Symptoms of mosquito bite may spread to the adjoining skin if the scratching is done. This is due to the release of more histamine due to scratching. Thus, it is advised to avoid scratching and to take the medications that stop itching.

Do Mosquito Bites Spread If You Scratch Them?

Scratching is a normal phenomenon commonly seen in the people who are bitten by a mosquito. Itching is caused due to the allergic reaction caused by mosquito bite and to satisfy the urge of itching people starts scratching the site of the bite.

The physicians are advising against the scratching or itching the site of mosquito bites due to various reasons. First, as the person itches, the body releases antihistamine, which causes further itching, leading to the cascade. Another reason for avoiding the scratching is rigorous scratching may lead to the exposure of deeper tissues and this will increase the chances of infection significantly.

It is advised that the area should not be scratched, and the itching can be reduced by applying medications such as topical steroids. Another option for effectively prevent the itching is by applying the ice.

If the skin is accidentally rubbed or scratched, proper care should be provided to avoid infection. Antibiotic ointment should be applied, and the wound should be covered with gauze or bandage. It is also recommended to avoid those things that increase dryness on the skin such as alcohol. Due to the reason unknown until now, some people are hyperallergic to mosquito bites which lead to severe reactions. Such people should book an appointment with their healthcare providers in case the symptoms do not subside within a few hours.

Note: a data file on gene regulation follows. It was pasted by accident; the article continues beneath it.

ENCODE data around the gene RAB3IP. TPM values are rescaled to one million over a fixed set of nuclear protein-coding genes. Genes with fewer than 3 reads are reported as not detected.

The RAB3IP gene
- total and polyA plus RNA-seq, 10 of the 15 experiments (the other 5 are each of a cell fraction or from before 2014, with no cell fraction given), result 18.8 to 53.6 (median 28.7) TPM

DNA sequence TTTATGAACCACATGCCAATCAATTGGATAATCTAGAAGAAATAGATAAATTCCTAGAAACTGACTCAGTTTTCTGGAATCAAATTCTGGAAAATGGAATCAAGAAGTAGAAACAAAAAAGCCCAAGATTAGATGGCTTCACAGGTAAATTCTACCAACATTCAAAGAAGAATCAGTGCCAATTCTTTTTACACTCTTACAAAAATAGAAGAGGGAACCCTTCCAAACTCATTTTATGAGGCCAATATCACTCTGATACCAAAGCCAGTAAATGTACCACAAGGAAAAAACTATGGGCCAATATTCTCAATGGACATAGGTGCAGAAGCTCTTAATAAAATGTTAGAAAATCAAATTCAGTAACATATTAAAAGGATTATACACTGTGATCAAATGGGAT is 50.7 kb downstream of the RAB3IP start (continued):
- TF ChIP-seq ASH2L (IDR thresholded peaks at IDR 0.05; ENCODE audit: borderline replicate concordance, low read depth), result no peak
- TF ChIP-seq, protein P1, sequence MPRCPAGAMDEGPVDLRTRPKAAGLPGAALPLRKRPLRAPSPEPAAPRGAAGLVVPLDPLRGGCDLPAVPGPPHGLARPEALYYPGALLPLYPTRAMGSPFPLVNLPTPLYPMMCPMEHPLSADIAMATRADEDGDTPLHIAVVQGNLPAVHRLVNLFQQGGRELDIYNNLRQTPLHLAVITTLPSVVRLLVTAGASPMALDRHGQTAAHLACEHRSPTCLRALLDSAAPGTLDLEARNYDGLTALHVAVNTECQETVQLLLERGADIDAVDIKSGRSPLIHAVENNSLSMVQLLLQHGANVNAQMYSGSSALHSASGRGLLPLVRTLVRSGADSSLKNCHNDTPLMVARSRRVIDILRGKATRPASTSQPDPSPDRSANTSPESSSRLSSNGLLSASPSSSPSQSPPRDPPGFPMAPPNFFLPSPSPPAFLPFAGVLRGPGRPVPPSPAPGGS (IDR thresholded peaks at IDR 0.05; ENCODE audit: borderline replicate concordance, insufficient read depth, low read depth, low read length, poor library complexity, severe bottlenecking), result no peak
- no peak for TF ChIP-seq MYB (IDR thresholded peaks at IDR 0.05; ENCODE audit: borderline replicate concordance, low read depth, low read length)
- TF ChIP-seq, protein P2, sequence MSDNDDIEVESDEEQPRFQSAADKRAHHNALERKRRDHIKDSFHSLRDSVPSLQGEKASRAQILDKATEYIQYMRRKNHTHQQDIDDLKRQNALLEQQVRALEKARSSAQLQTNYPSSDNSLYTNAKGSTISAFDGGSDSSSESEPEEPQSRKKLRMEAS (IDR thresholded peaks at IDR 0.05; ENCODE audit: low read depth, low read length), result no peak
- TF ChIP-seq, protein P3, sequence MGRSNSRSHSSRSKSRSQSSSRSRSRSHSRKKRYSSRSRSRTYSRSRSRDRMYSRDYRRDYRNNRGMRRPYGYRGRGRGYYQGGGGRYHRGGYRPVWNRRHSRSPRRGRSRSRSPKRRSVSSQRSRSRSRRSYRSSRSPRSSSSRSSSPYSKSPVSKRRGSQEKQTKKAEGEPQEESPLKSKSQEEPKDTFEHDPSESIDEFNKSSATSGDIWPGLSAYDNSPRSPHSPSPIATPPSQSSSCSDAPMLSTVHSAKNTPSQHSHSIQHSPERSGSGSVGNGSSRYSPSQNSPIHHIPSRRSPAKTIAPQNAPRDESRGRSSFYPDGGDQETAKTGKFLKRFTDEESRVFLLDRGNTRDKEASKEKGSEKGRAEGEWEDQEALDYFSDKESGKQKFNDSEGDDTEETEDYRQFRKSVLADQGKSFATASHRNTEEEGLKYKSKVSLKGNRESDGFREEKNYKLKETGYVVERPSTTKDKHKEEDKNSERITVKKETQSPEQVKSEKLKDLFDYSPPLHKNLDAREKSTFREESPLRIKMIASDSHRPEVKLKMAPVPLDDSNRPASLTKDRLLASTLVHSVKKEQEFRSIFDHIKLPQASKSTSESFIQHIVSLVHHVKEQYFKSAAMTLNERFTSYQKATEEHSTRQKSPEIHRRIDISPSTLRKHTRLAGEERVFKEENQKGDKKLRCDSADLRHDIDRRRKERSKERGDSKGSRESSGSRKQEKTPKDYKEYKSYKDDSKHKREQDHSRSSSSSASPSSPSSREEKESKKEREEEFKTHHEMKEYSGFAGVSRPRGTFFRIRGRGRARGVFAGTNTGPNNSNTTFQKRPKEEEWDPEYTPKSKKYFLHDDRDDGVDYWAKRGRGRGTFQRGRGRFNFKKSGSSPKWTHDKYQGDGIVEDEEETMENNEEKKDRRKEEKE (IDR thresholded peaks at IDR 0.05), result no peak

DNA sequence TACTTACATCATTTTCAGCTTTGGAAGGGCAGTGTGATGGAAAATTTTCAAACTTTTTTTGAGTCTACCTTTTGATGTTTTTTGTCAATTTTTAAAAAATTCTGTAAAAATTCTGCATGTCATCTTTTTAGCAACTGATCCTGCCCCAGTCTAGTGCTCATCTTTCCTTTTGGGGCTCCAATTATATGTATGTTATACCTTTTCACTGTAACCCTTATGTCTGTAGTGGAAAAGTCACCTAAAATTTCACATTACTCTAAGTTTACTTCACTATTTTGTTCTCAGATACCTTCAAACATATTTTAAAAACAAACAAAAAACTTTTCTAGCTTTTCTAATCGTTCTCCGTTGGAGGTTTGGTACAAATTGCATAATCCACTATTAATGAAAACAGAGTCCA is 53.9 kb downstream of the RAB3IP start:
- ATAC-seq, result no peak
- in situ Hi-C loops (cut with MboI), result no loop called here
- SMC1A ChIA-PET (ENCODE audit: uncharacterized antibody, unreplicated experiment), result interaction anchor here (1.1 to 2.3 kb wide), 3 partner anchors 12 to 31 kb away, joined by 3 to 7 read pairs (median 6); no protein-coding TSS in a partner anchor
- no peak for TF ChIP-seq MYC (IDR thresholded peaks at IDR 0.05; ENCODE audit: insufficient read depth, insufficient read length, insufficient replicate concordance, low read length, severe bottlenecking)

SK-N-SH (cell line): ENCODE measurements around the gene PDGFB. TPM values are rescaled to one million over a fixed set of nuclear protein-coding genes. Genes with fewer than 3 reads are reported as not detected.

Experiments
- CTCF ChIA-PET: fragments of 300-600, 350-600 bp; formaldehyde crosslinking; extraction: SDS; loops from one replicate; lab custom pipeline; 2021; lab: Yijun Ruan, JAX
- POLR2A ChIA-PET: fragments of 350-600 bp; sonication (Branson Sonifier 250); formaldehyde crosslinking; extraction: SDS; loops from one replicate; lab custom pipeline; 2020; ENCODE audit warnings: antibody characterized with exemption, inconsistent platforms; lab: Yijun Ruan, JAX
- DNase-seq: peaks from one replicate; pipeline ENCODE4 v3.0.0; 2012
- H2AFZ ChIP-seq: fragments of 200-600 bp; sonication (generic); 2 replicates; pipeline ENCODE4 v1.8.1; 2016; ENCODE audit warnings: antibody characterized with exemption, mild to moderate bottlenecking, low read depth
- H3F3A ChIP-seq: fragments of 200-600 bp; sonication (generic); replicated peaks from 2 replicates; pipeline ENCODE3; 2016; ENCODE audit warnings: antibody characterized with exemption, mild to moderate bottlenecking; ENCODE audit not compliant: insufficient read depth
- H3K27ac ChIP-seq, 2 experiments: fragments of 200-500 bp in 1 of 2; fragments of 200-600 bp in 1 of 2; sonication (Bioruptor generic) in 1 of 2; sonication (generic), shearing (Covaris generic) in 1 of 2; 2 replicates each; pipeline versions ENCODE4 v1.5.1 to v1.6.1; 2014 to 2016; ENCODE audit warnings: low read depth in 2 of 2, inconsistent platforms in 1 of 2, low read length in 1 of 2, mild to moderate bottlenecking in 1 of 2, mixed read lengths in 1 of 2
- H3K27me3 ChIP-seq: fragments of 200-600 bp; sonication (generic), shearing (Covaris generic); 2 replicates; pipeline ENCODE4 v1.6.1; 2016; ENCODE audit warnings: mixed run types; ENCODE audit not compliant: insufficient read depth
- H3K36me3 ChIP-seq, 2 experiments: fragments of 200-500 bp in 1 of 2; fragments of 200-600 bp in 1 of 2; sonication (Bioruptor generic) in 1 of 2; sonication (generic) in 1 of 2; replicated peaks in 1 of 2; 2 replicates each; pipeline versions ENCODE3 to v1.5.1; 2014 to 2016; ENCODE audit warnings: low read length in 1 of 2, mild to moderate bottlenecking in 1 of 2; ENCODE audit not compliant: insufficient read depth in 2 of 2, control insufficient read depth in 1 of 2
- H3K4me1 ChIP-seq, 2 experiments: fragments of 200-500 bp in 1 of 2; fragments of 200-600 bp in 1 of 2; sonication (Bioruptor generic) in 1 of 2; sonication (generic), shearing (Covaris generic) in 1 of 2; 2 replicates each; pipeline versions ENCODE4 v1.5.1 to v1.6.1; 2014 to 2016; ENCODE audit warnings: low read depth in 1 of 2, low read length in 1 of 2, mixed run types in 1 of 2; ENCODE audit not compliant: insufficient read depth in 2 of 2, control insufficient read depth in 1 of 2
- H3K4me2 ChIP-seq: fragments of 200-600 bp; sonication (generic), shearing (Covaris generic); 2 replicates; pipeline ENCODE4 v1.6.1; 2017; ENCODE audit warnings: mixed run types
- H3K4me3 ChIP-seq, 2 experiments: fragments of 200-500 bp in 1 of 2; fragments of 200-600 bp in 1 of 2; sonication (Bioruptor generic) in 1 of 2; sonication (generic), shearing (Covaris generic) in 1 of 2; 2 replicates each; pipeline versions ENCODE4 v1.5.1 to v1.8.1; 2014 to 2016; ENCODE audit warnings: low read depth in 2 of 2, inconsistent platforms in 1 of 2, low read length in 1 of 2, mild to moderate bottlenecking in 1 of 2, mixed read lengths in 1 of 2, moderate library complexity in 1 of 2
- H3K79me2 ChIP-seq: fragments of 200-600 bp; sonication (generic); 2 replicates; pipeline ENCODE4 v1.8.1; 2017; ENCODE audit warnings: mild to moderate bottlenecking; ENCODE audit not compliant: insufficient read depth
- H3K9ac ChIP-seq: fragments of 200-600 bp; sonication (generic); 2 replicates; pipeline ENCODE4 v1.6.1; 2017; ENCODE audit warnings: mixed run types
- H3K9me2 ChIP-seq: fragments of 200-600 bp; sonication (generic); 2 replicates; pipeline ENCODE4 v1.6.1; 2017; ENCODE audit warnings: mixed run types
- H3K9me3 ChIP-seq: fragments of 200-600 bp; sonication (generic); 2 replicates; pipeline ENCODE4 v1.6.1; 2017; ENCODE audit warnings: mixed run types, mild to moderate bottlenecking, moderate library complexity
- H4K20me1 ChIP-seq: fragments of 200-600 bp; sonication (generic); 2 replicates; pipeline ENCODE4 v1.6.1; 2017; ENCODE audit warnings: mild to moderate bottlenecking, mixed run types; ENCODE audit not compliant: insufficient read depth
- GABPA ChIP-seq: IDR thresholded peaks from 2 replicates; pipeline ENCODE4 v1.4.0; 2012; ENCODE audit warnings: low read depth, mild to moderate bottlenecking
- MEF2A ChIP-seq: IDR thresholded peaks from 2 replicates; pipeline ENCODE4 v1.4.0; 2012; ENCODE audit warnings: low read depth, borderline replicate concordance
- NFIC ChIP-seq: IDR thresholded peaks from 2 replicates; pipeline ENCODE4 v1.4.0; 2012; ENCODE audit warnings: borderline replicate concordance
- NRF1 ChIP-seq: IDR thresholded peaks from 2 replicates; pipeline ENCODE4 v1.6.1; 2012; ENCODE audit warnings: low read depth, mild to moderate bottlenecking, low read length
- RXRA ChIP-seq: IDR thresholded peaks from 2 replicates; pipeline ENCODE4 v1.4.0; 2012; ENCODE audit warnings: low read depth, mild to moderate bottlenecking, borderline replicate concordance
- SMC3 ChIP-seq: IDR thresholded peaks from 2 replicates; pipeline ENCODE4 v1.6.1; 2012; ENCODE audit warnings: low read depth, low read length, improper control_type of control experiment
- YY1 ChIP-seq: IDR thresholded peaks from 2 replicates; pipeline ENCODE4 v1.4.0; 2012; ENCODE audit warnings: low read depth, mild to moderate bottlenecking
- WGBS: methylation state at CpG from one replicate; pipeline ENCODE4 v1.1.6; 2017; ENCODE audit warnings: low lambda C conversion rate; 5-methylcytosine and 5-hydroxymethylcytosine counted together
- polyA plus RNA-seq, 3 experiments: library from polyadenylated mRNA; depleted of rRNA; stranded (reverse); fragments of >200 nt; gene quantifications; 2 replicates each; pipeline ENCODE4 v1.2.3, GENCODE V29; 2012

Due to rigorous itching, the underlying skin gets exposed, leading to contamination of wound due to surrounding dirt and debris, leading to infection. Also, there are chances that the mosquito may act as a carrier for a particular mosquito-borne disease.

Symptoms Of Mosquito Bites

Different persons respond differently to the same mosquito bite. Some are highly sensitive while others are mildly or moderately sensitive. It has also been found that the people who are bitten by the mosquito multiple times are mildly affected while people with few times respond severely. This is the reason infants and children are extremely sensitive to a mosquito bite. The symptoms of mosquito bites include red bumps along with inflammation, swelling, and redness. In some cases, mosquito bite may lead to complications which require medical intervention.

Allergic Reactions Of Mosquito Bites

As soon as the mosquito sits on your skin, it pricks your skin with the help of stylets consisting of a pair of maxillae and mandibles. The mosquito quickly starts the blood sucking process from the small vessels and during this process, the integrity of vessels gets destroyed resulting in their rupture. It is one of the reasons for redness and itching at the site of the bite. Our body has a mechanism that when the blood is exposed to the external environment, the process of blood clot starts and blood stops flowing. To counter this process, the saliva is injected into the human body by a mosquito with the help of a specialized structure called hypopharynx. The saliva of the mosquito contains anticoagulants, proteins, and at least 19 different enzymes. This varied amount of different chemicals triggers an immune response in the body leading to inflammation and itching at the site of the bite. It is interesting to note that only the female mosquito feeds on blood. Histamine is released in the body, by mast cells, leading o immunological response.

Recent research has indicated that there are chemicals, other than histamines, which are released by the mast cells. These chemicals carry the information from the site of a mosquito bite to the central nervous system, specifically to the brain, leading to the itching sensation.

Conclusion

Frequent and continuous scratching of the mosquito bite may lead to spread of symptoms, and exposure to the deep tissue that increases the risk of secondary infection.

Also Read:

Pramod Kerkar

Written, Edited or Reviewed By:

, MD,FFARCSI

Pain Assist Inc.

Last Modified On: March 25, 2019

This article does not provide medical advice. See disclaimer

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